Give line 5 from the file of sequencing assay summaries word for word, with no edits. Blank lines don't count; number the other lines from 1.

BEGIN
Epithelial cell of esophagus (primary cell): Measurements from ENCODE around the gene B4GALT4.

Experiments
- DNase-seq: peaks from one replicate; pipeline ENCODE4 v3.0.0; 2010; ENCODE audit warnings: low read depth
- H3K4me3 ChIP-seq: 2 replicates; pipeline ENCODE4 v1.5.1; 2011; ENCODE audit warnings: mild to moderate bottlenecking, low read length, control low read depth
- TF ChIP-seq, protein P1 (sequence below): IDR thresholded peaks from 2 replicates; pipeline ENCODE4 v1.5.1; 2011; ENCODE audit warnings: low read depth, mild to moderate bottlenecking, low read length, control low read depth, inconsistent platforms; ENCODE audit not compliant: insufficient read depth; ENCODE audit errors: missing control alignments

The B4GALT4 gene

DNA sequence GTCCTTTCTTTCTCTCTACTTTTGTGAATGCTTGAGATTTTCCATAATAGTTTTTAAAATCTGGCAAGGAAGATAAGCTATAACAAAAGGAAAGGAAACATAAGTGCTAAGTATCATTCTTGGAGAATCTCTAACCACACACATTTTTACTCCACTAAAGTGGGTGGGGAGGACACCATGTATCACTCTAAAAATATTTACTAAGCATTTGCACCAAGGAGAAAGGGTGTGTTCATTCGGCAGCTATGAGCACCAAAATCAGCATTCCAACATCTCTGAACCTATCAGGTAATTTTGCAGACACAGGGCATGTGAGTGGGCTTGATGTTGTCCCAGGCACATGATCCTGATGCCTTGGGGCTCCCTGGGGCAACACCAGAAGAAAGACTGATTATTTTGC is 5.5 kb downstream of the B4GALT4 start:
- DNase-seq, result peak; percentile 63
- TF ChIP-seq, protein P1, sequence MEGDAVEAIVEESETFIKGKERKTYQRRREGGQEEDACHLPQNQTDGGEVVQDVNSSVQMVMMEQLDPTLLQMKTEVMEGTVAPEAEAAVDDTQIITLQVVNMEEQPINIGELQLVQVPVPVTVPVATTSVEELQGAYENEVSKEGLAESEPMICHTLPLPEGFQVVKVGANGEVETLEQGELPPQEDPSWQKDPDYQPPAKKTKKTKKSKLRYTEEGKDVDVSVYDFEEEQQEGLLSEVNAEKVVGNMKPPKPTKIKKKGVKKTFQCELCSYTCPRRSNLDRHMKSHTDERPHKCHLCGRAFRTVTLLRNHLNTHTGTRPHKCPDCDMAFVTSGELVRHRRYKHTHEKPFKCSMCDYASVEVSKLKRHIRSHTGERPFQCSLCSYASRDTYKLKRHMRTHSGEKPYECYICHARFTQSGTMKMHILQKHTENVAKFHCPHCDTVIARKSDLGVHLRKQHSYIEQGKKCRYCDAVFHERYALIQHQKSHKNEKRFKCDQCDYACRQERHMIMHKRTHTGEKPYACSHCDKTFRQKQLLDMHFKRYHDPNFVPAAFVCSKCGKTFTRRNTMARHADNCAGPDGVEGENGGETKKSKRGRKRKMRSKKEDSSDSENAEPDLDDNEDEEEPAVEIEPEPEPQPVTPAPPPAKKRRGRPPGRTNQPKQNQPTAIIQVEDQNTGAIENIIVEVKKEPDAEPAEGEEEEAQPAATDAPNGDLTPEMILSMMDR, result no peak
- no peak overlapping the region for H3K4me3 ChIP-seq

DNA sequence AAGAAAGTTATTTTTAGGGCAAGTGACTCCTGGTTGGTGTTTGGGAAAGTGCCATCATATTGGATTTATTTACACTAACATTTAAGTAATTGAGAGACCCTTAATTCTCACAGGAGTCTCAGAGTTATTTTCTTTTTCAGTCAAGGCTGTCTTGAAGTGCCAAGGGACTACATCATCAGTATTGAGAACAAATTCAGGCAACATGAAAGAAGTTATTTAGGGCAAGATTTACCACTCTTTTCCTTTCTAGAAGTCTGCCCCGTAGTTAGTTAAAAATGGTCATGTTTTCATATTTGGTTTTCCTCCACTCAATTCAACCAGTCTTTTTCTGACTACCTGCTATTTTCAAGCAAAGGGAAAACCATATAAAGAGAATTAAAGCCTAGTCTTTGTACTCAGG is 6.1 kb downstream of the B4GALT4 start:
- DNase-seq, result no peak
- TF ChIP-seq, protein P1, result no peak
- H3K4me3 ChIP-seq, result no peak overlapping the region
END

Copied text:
- TF ChIP-seq, protein P1 (sequence below): IDR thresholded peaks from 2 replicates; pipeline ENCODE4 v1.5.1; 2011; ENCODE audit warnings: low read depth, mild to moderate bottlenecking, low read length, control low read depth, inconsistent platforms; ENCODE audit not compliant: insufficient read depth; ENCODE audit errors: missing control alignments